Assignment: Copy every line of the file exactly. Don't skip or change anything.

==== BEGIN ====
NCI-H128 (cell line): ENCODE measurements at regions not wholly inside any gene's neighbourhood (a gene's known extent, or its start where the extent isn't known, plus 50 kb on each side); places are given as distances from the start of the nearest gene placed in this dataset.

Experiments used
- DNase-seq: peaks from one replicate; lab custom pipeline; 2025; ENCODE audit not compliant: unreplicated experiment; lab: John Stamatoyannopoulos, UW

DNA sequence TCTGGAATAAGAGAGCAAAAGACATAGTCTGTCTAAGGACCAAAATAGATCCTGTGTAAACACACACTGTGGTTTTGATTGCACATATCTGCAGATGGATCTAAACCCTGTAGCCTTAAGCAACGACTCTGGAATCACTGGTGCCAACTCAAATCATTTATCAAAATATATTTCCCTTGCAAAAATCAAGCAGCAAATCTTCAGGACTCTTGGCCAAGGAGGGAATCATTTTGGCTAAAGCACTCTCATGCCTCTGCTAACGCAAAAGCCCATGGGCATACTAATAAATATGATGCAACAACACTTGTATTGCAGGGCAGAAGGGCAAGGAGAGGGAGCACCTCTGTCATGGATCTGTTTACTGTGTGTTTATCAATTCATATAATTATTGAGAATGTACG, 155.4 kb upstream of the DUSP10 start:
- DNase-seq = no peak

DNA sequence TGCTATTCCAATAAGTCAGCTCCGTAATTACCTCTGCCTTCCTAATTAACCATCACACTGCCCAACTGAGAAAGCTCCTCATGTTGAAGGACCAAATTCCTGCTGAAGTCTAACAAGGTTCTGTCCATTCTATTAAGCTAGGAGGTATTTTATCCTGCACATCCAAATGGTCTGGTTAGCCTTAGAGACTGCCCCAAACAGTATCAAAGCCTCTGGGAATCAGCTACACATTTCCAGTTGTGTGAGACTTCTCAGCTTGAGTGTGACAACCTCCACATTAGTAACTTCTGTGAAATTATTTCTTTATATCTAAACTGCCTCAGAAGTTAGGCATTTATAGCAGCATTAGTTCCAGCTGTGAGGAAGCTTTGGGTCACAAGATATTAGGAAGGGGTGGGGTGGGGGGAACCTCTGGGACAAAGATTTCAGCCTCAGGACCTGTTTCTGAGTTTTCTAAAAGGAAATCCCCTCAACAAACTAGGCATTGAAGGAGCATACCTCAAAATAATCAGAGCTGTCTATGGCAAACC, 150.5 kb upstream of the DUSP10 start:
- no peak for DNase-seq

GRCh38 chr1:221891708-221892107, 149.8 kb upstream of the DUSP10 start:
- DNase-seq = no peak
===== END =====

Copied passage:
NCI-H128 (cell line): ENCODE measurements at regions not wholly inside any gene's neighbourhood (a gene's known extent, or its start where the extent isn't known, plus 50 kb on each side); places are given as distances from the start of the nearest gene placed in this dataset.

Experiments used
- DNase-seq: peaks from one replicate; lab custom pipeline; 2025; ENCODE audit not compliant: unreplicated experiment; lab: John Stamatoyannopoulos, UW

DNA sequence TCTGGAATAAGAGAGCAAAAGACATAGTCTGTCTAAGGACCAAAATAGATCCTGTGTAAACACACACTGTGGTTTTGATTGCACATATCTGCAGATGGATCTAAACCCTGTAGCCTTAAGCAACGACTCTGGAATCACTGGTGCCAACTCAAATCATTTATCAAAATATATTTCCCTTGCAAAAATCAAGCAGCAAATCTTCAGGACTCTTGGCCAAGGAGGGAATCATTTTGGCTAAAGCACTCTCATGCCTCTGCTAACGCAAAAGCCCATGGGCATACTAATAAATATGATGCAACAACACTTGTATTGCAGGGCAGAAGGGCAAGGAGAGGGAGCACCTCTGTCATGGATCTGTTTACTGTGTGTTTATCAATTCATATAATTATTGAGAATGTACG, 155.4 kb upstream of the DUSP10 start:
- DNase-seq = no peak

DNA sequence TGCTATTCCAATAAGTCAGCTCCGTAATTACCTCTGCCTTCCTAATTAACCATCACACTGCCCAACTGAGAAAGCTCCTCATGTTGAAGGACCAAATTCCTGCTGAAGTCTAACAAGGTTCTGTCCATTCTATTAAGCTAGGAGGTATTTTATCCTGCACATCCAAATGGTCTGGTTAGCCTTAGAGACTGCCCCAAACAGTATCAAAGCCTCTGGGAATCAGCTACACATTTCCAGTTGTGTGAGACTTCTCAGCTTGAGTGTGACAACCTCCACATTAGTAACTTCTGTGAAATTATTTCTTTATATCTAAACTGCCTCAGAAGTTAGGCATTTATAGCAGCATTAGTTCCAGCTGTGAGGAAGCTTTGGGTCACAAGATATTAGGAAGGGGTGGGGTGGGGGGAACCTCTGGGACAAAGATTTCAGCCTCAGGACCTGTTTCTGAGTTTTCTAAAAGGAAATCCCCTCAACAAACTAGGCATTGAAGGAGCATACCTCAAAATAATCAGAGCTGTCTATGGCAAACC, 150.5 kb upstream of the DUSP10 start:
- no peak for DNase-seq

GRCh38 chr1:221891708-221892107, 149.8 kb upstream of the DUSP10 start:
- DNase-seq = no peak